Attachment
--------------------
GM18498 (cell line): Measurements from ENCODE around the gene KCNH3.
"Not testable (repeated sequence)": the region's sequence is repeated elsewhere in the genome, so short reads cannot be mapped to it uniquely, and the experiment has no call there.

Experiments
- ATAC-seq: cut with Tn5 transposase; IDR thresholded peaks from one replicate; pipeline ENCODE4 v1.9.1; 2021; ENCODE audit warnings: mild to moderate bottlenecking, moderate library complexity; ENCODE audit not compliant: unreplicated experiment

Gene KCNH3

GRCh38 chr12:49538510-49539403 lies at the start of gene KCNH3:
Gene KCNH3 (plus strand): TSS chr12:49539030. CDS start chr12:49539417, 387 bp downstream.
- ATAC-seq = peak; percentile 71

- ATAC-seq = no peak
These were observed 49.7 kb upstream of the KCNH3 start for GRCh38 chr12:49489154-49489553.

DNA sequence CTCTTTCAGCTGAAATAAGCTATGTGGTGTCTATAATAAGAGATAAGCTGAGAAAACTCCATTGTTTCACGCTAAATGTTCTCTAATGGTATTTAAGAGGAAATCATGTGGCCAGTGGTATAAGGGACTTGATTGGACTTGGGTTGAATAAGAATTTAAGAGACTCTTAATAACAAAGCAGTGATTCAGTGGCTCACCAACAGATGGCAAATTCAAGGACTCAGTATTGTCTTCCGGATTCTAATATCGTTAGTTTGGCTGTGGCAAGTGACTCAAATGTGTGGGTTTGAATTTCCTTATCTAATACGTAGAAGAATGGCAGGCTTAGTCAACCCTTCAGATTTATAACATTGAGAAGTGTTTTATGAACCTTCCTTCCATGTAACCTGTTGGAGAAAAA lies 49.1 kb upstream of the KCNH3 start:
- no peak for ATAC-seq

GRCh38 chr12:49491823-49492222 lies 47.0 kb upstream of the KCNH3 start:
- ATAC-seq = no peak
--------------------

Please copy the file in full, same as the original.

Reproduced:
GM18498 (cell line): Measurements from ENCODE around the gene KCNH3.
"Not testable (repeated sequence)": the region's sequence is repeated elsewhere in the genome, so short reads cannot be mapped to it uniquely, and the experiment has no call there.

Experiments
- ATAC-seq: cut with Tn5 transposase; IDR thresholded peaks from one replicate; pipeline ENCODE4 v1.9.1; 2021; ENCODE audit warnings: mild to moderate bottlenecking, moderate library complexity; ENCODE audit not compliant: unreplicated experiment

Gene KCNH3

GRCh38 chr12:49538510-49539403 lies at the start of gene KCNH3:
Gene KCNH3 (plus strand): TSS chr12:49539030. CDS start chr12:49539417, 387 bp downstream.
- ATAC-seq = peak; percentile 71

- ATAC-seq = no peak
These were observed 49.7 kb upstream of the KCNH3 start for GRCh38 chr12:49489154-49489553.

DNA sequence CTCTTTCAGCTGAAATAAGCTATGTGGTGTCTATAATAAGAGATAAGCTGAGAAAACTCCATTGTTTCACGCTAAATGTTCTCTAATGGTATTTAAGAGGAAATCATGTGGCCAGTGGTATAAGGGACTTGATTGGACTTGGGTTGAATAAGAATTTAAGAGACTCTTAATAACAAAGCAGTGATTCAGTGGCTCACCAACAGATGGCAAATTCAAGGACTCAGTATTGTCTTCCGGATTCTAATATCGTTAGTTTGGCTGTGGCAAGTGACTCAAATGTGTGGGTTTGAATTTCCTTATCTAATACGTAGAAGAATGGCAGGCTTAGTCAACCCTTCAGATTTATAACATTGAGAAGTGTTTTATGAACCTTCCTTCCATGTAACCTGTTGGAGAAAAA lies 49.1 kb upstream of the KCNH3 start:
- no peak for ATAC-seq

GRCh38 chr12:49491823-49492222 lies 47.0 kb upstream of the KCNH3 start:
- ATAC-seq = no peak